We all have unusual habits that we don't necessarily like to share with our friends, family, or co-workers. Why? Because we've been told that these habits are downright disgusting. But it turns out that these seemingly "bad" habits that you've been too afraid to admit doing are actually good for you.
Still, you feel like someone's watching you when you pee in the shower or bite your nails. But at least now you have a reason not to feel so bad about being a royal mess! And how often does that happen in life? So here's a list of gross habits that could do you a lot of good.
If you're a serial shower urinator, then rejoice because the ammonia and uric acid in pee can get rid of and prevent fungal infections on your feet. You're also wasting less water and less toilet paper.
Messy people are about 36 percent more creative than neat freaks. In fact, being messy can also provide some major health benefits. For example, dust mites can't survive very long in an unmade bed, at least according to a study by Kingston University.
As an adult, you continue to do it every time you're nervous, or maybe you do it out of habit. As gross as the concept of biting your nails and eating what's underneath them sounds, the bacteria you ingest causes your immune system to produce white blood cells that build up an immunity to the bacteria. So there you have it, Mom!
Scientists have proven that chewing gum reduces stress, raises your cortisol levels, which keeps your hormones in check, and it also sharpens your mind so that you can concentrate better when you're studying and taking tests. If you chew gum made with Xylitol it's even better because Xylitol gum helps inhibit cavity-causing bacteria.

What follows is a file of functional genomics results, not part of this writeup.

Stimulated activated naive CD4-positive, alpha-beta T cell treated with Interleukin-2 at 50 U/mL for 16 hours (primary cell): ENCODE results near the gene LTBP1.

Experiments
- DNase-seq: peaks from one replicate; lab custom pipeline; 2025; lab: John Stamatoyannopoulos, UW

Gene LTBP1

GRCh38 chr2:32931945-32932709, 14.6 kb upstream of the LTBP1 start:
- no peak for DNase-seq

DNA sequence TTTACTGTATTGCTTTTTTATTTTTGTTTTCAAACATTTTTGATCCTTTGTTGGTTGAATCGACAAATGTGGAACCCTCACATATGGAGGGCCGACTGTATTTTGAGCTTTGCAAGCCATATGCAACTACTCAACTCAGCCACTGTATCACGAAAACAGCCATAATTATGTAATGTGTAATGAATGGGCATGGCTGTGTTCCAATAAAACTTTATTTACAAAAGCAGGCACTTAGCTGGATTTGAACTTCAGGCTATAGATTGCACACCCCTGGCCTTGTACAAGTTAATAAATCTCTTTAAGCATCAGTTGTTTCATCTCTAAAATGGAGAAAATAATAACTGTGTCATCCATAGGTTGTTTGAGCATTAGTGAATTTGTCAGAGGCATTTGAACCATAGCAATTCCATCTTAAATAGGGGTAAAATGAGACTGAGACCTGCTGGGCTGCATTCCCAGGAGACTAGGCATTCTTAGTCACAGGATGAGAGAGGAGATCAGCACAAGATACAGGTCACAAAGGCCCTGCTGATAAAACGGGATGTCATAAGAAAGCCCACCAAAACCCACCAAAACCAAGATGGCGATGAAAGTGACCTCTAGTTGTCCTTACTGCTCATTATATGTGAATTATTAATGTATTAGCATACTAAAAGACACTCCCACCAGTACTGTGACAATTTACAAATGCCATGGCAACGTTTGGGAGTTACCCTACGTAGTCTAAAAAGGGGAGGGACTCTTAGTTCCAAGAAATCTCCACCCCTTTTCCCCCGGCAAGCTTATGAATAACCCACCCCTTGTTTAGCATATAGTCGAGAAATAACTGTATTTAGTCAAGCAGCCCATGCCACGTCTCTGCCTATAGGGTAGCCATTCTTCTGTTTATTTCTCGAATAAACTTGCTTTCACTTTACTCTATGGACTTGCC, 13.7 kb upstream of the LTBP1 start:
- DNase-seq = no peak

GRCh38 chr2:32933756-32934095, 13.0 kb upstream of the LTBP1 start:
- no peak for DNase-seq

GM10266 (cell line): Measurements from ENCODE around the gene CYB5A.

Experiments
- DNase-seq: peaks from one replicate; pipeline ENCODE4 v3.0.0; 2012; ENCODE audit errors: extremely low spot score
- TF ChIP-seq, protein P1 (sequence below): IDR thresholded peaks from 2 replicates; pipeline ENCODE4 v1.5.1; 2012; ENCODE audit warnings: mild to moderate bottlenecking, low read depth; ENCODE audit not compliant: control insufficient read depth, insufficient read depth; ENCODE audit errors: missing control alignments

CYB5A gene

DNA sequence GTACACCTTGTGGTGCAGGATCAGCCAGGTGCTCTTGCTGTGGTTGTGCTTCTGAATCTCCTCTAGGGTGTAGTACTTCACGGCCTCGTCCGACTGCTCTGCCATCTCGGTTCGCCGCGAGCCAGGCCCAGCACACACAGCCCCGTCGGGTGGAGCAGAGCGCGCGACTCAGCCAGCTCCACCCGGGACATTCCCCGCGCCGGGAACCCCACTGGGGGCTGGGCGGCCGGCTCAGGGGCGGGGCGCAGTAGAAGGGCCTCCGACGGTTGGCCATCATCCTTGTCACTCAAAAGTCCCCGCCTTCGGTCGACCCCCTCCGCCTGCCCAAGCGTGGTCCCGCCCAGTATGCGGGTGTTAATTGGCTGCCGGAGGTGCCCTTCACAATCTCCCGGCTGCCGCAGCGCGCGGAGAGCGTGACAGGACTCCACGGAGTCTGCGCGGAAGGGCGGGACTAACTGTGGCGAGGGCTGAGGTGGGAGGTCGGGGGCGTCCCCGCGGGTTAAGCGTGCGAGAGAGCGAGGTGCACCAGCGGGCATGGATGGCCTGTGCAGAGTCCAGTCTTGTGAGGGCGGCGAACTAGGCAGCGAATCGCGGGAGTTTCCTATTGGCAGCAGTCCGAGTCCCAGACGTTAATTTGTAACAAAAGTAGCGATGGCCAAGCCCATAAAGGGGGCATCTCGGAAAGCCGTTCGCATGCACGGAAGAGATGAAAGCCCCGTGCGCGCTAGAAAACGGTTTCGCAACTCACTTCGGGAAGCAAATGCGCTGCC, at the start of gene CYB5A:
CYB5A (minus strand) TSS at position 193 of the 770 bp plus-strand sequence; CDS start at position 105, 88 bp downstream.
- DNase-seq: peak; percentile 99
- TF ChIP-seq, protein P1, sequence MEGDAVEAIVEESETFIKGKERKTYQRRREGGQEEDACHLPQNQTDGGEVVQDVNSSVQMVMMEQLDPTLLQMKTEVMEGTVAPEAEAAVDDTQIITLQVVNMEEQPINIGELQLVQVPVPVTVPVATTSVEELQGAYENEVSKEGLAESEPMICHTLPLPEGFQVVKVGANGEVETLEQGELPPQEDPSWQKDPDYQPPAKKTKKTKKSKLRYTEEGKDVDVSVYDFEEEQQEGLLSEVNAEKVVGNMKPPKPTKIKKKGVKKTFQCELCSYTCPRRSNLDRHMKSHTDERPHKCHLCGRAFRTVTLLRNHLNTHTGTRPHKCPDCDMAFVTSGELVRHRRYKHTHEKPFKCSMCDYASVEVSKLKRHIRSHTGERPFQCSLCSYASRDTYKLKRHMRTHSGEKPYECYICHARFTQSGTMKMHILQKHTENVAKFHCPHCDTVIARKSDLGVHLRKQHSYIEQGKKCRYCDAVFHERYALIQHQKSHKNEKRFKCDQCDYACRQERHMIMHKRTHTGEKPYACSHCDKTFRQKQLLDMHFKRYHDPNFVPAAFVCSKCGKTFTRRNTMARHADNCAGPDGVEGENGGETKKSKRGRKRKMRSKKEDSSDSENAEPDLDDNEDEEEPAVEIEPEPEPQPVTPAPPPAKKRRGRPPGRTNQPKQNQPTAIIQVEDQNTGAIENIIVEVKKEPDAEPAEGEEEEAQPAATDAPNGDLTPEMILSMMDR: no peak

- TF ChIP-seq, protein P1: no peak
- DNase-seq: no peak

A daily shower strips away certain oils from your hair and skin that are essential in keeping them protected and hydrated. Hot water alone can destroy healthy bacteria that promotes your skin's elasticity and radiance. So once in a while, consider skipping a shower.
Most people who swear all the time release a lot of stress, which allows them to chill after they've vented. Researchers at the University of Rochester interviewed 1000 people about 400 typical behaviors. They reported a strong link between swearing and intelligence. Participants with higher intellect were found more likely to curse, walk around the house naked, and eat spicy breakfasts.
Holding in a burp is like holding in a fart. By not releasing the gases produced by your stomach, you're forcing gastric acid to spill into the gullet, which can lead to some serious acid reflux and even cause chest pain.
Your digestive system produces methane and carbon dioxide six hours after you're done eating. If you don't release those gases, you could end up feeling bloated and experience cramps. So if you need to pass gas, find a quiet space where no one's around and break wind.
It turns out that it won't stunt your growth, cause cancer, or give you a heart attack. But what it can do is provide you with antioxidants that can fight Alzheimer's, Parkinson's, liver cancer, and Type 2 diabetes. You also are 15 percent less likely to suffer from depression.
Saliva can mess up your breathing pattern when you're exercising, because you tend to breathe through your mouth when you're working out. So if you feel the urge to spit after a workout, then do it. You'll be surprised by how easier it is to breathe. Just, you know, don't spit on a fellow gym goer. Yikes!
The truth is that you should sleep until your circadian rhythm tells you it's time to wake up. This will increase your metabolism. There are plenty of people who don't get enough sleep and wind up eating lots and lots of junk food.
Actually, according to University of Texas psychologist, James Pennebaker, those who suppress their negative emotions end up suffering from more health problems than those who are constantly complaining about how everything is wrong with the world. Why? Because once they're done, they move on.